There were a lot of games I played last year that could have been on our Best Games You Missed list at the end of 2021. I ended up going with Studio Pixel Punk's Unsighted in the end, but it was very nearly OPUS: Echo Of Starsong, a stunning visual novel adventure game from Taiwanese studio Sigono Inc. I'd seen a few other games journalists raving about it when it came out on Steam last September, and hey, over 3000 overwhelmingly positive Steam reviews can't be wrong either, so I took the plunge, and golly, it sure is something special.
It's loosely connected to Sigono's other two OPUS games, The Day We Found Earth and Rocket Of Whispers, but only in the sense it's vaguely set in the same universe rather than being a direct sequel. I played it without any knowledge of the other two OPUS games and got on absolutely fine with it, so you needn't swat up on the rest of the series before playing - although I've since bought both of them on the strength of how much I loved Starsong.
At its core, OPUS: Echo Of Starsong is very much a story-driven visual novel, but it's also a story-driven visual novel with light, 2.5D side-scrolling puzzle sections, space exploration, ship resource management, an upgrade tree, and a giant, almost 80 Days-style star map full of asteroids, abandoned pirate outposts and sprawling cities to visit as you make your way around The Thousand Peaks.
You play as Jun, an exiled prince who lost his clan a bunch of important lumen caves and is now trying to make it up to them. Lumen is probably best described as being a bit like the spice melange in Frank Herbert's Dune novels - it's a valuable energy source that's been the cause of several wars in this corner of the universe, and several of the existing lumen caves have already been claimed by big corporations and pirate factions. New ones aren't easy to discover, either, as they require someone who can hear their fabled 'starsongs' - witches, in the game's parlance, who are often looked down on as weapons of war by the citizens of space.
Fortunately for Jun, he stumbles across Eda during one of his botched lumen runs, a young woman who can imitate the starsongs with her voice to help track them down in her ship. Together they join forces to try and restore Jun's honour with his clan, but Eda and her pilot Remi have their own reasons for seeking out these caves, and it culminates in a big emotional finale that I won't spoil here.
For the most part, though, OPUS: Echo Of Starsong is an enthralling and heartfelt coming of age story, accompanied by a sumptuous piano score from Triodust (seriously, check it out on Bandcamp). Despite its mix of genres, it's all very easy to wrap your head round, and even the resource management side of keeping your ship's fuel levels, shields and exploration packs topped up as you travel around The Thousand Peaks (what a name for a region of space, eh?) is pretty light touch. I never ran out of fuel, for example, and while the random story events that occur between destinations could often result in quite a large dent in my ship's shields (either through making the wrong dialogue decision or failing to pass the invisible dice roll of some of its skill checks), I usually always had enough money to top everything up when I reached the next big star port.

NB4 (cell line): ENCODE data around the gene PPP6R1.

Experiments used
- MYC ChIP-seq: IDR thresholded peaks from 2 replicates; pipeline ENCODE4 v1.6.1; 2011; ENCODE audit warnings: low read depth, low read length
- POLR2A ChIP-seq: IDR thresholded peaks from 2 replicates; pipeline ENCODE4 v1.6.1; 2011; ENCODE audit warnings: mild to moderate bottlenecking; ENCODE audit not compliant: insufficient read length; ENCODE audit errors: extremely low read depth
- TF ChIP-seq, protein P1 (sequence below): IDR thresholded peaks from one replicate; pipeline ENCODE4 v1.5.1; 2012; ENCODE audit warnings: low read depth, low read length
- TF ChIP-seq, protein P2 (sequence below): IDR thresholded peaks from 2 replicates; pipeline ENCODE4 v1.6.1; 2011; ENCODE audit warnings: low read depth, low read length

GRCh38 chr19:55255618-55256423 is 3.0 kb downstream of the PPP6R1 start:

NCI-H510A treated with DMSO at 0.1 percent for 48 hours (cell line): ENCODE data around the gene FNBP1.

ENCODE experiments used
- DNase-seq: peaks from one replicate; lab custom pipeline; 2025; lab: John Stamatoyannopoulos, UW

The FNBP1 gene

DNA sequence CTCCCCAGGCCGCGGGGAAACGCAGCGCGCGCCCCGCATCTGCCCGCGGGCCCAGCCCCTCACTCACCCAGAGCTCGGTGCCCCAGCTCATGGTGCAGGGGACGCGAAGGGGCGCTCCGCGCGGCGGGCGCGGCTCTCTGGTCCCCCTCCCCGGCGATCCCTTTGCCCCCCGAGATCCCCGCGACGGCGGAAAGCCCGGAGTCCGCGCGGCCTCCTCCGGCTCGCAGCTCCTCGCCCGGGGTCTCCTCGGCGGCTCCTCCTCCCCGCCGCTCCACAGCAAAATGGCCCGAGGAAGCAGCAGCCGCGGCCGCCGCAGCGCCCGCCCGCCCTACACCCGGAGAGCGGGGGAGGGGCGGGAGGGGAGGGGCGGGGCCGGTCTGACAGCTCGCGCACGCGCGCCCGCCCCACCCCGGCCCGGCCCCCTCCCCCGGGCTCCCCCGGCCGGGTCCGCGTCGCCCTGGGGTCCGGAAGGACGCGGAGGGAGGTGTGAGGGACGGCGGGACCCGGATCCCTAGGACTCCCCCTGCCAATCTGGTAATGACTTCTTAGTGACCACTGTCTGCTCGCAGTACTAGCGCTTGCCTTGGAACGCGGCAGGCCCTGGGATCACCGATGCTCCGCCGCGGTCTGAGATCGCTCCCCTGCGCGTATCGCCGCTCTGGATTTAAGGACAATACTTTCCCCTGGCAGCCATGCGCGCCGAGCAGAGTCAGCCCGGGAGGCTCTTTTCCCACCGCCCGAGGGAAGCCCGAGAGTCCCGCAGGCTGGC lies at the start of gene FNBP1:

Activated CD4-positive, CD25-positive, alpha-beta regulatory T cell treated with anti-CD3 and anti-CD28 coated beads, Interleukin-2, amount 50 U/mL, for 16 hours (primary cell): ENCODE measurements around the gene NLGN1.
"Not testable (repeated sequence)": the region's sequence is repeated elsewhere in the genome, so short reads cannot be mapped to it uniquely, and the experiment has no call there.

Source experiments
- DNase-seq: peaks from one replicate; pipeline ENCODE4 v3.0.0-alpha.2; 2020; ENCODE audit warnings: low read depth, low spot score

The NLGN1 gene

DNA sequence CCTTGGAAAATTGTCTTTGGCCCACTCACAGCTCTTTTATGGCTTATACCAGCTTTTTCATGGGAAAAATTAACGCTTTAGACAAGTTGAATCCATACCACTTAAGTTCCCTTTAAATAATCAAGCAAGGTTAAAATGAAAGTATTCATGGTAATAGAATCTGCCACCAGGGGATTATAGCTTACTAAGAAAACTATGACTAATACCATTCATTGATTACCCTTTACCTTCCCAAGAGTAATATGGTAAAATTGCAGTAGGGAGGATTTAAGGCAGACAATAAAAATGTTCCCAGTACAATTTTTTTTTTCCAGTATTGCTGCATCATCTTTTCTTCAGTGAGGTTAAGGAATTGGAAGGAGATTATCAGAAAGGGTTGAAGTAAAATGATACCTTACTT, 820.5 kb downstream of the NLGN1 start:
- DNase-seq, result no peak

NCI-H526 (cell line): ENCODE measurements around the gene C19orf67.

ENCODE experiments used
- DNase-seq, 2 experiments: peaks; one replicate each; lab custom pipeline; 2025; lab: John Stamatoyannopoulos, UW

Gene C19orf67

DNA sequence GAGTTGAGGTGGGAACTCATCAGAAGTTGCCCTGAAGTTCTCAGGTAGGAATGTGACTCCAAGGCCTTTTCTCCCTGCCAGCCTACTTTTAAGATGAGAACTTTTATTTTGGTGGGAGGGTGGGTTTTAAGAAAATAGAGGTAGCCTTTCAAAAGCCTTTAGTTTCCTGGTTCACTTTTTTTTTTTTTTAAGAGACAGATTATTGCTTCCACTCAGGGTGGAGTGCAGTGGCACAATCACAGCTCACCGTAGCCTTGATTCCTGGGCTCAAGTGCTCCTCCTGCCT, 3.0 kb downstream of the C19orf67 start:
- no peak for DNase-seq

If anything, that pace and mix of genres is needed to help break up Starsong's often dense tracts of space lore - a bit like how Zero Escape's escape room puzzles are there to give your brain a nice workout in between its finger-clicking story sections. There's a lot of backstory to absorb here, and I'm not gonna lie, even I found it difficult to parse and remember all the various gods and factions Jun and Eda talk about over the course of the game.
Still, it's hard to stay mad when every single frame is so damn bloody gorgeous, from the imposing asteroids you visit on its sprawling star map to the inner chambers of the lumen caves you explore on foot. If Japanese film maker Makoto "Your Name" Shinkai ever made a video game, I don't think Starsong would be far off it - especially with that Triodust piano score in tow (oooff, my heart!).
So, if you like your hybrid visual novels or even just light, sci-fi management games that are heavy on story, OPUS: Echo Of Starsong is well worth checking out this year. It's certainly one of my personal favourites from 2021, and you can currently grab it on Steam for £14/€15/$18.